In the midst of his story, he looked at the professor and asked a strange question. He asked: “Do you know how to catch wild pigs?” The professor thought it was a joke and asked for the punch line. The young man said that it was no joke. “You catch wild pigs by finding a suitable place in the woods and putting corn on the ground. The pigs find it and begin to come every day to eat the free corn. “When they are used to coming every day, you put a fence down one side of the place where they are used to coming. When they get used to the fence, they begin to eat the corn again and you put up another side of the fence. “They get used to that and start to eat again. You continue until you have all four sides of the fence up with a gate in the last side. “The pigs, which are used to the free corn, start to come through the gate to eat that free corn again. You then slam the gate on them and catch the whole herd. Suddenly the wild pigs have lost their freedom. They run around and around inside the fence, but they are caught. Soon they go back to eating the free corn. They are so used to it that they have forgotten how to forage in the woods for themselves, so they accept their captivity.”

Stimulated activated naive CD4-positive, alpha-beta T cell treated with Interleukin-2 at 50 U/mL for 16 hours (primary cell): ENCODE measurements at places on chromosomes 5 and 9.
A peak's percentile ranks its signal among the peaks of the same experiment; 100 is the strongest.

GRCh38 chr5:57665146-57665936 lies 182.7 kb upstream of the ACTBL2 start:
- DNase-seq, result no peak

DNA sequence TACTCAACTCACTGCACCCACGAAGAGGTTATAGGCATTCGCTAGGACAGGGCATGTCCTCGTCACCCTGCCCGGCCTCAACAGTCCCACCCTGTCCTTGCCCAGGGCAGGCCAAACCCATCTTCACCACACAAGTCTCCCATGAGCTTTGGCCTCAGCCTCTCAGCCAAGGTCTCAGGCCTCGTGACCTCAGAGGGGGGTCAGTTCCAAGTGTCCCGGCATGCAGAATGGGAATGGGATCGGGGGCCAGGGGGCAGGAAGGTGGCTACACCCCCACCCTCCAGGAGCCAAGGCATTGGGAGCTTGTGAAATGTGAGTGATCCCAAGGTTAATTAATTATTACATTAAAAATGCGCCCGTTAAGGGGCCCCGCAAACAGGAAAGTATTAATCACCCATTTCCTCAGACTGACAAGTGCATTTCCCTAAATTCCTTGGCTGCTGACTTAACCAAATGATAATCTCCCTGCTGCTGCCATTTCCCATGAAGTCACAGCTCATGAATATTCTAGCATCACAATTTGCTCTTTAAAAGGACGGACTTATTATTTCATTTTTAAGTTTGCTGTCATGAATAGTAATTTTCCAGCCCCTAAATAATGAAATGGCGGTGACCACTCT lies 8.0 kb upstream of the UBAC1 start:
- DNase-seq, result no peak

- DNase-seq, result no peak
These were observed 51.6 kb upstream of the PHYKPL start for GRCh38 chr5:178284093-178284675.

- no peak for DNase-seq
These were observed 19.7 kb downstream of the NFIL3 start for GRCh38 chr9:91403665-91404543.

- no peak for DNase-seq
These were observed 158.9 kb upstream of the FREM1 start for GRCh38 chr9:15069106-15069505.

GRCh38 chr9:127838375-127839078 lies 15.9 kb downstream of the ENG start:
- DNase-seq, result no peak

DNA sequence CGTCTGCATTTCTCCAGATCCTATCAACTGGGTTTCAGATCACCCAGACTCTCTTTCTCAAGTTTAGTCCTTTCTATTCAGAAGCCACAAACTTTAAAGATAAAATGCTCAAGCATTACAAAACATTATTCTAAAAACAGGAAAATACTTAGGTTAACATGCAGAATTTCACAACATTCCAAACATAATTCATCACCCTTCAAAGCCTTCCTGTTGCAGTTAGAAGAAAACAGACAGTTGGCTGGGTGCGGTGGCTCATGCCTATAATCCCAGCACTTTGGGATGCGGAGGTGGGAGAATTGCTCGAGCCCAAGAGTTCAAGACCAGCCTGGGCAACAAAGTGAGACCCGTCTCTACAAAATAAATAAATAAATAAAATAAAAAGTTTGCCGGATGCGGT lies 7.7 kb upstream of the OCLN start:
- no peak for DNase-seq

The young man then told the professor that is exactly what he sees happening all around the world. The government keeps pushing us toward Communism/Socialism and keeps spreading the free corn out in the form of programs such as supplemental income, tax credit for unearned income, tax exemptions, tobacco subsidies, dairy subsidies, payments not to plant crops, welfare, medicine, drugs, etc., while we continually lose our freedoms, just a little at a time.

One should always remember two truths:
There is no such thing as a free lunch and you can never hire someone to provide a service for you cheaper than you can do it yourself.